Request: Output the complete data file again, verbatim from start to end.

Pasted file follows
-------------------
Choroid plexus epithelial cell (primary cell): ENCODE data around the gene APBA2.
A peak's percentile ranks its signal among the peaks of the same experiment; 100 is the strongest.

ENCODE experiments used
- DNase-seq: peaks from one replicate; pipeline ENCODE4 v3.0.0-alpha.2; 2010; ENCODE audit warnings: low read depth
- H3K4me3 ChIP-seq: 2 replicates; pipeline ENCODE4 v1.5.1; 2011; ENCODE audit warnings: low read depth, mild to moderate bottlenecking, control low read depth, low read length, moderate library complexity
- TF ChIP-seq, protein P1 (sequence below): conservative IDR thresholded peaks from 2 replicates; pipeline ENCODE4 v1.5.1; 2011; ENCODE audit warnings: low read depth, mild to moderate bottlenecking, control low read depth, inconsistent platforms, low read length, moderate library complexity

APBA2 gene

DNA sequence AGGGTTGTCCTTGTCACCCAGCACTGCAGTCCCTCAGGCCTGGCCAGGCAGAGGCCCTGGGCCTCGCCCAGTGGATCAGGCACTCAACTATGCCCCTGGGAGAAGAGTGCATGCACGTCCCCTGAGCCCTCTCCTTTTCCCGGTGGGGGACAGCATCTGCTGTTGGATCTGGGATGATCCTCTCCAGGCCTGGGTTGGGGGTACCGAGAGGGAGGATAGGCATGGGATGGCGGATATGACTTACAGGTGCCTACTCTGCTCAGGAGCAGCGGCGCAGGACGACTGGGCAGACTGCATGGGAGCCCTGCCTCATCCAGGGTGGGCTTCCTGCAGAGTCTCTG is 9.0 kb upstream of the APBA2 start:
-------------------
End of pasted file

Choroid plexus epithelial cell (primary cell): ENCODE data around the gene APBA2.
A peak's percentile ranks its signal among the peaks of the same experiment; 100 is the strongest.

ENCODE experiments used
- DNase-seq: peaks from one replicate; pipeline ENCODE4 v3.0.0-alpha.2; 2010; ENCODE audit warnings: low read depth
- H3K4me3 ChIP-seq: 2 replicates; pipeline ENCODE4 v1.5.1; 2011; ENCODE audit warnings: low read depth, mild to moderate bottlenecking, control low read depth, low read length, moderate library complexity
- TF ChIP-seq, protein P1 (sequence below): conservative IDR thresholded peaks from 2 replicates; pipeline ENCODE4 v1.5.1; 2011; ENCODE audit warnings: low read depth, mild to moderate bottlenecking, control low read depth, inconsistent platforms, low read length, moderate library complexity

APBA2 gene

DNA sequence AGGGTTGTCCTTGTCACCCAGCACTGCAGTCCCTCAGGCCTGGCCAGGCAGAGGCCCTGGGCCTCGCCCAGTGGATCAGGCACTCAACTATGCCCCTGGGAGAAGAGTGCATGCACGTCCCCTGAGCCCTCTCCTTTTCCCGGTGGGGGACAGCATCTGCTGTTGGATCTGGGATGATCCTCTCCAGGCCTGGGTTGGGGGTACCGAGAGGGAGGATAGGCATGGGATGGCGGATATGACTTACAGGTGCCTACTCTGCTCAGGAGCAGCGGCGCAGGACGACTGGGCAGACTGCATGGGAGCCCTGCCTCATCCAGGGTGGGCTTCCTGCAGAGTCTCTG is 9.0 kb upstream of the APBA2 start: